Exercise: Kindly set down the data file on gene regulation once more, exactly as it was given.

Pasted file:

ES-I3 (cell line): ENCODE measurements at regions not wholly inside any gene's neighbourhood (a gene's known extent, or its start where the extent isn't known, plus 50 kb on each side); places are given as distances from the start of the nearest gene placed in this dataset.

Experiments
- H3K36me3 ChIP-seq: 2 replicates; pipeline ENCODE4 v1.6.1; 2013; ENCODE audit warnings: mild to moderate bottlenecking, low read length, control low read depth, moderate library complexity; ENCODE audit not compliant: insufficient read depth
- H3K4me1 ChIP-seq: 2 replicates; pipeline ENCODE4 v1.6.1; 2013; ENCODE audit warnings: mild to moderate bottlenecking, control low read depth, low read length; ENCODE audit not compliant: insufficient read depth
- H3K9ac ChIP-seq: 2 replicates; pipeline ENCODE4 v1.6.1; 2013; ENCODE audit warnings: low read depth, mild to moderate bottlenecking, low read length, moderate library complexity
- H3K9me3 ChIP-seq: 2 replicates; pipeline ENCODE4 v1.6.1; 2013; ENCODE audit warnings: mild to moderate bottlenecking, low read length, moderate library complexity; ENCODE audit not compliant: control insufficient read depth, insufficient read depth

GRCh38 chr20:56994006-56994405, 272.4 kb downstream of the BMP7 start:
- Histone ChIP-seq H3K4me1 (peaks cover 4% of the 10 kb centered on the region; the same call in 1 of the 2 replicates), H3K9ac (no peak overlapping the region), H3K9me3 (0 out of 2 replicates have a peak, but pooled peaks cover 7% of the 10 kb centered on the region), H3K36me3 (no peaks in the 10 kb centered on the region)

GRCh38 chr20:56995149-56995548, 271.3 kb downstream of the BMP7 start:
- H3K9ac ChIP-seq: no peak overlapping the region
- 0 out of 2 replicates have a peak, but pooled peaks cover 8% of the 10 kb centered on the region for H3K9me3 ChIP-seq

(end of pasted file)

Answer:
ES-I3 (cell line): ENCODE measurements at regions not wholly inside any gene's neighbourhood (a gene's known extent, or its start where the extent isn't known, plus 50 kb on each side); places are given as distances from the start of the nearest gene placed in this dataset.

Experiments
- H3K36me3 ChIP-seq: 2 replicates; pipeline ENCODE4 v1.6.1; 2013; ENCODE audit warnings: mild to moderate bottlenecking, low read length, control low read depth, moderate library complexity; ENCODE audit not compliant: insufficient read depth
- H3K4me1 ChIP-seq: 2 replicates; pipeline ENCODE4 v1.6.1; 2013; ENCODE audit warnings: mild to moderate bottlenecking, control low read depth, low read length; ENCODE audit not compliant: insufficient read depth
- H3K9ac ChIP-seq: 2 replicates; pipeline ENCODE4 v1.6.1; 2013; ENCODE audit warnings: low read depth, mild to moderate bottlenecking, low read length, moderate library complexity
- H3K9me3 ChIP-seq: 2 replicates; pipeline ENCODE4 v1.6.1; 2013; ENCODE audit warnings: mild to moderate bottlenecking, low read length, moderate library complexity; ENCODE audit not compliant: control insufficient read depth, insufficient read depth

GRCh38 chr20:56994006-56994405, 272.4 kb downstream of the BMP7 start:
- Histone ChIP-seq H3K4me1 (peaks cover 4% of the 10 kb centered on the region; the same call in 1 of the 2 replicates), H3K9ac (no peak overlapping the region), H3K9me3 (0 out of 2 replicates have a peak, but pooled peaks cover 7% of the 10 kb centered on the region), H3K36me3 (no peaks in the 10 kb centered on the region)

GRCh38 chr20:56995149-56995548, 271.3 kb downstream of the BMP7 start:
- H3K9ac ChIP-seq: no peak overlapping the region
- 0 out of 2 replicates have a peak, but pooled peaks cover 8% of the 10 kb centered on the region for H3K9me3 ChIP-seq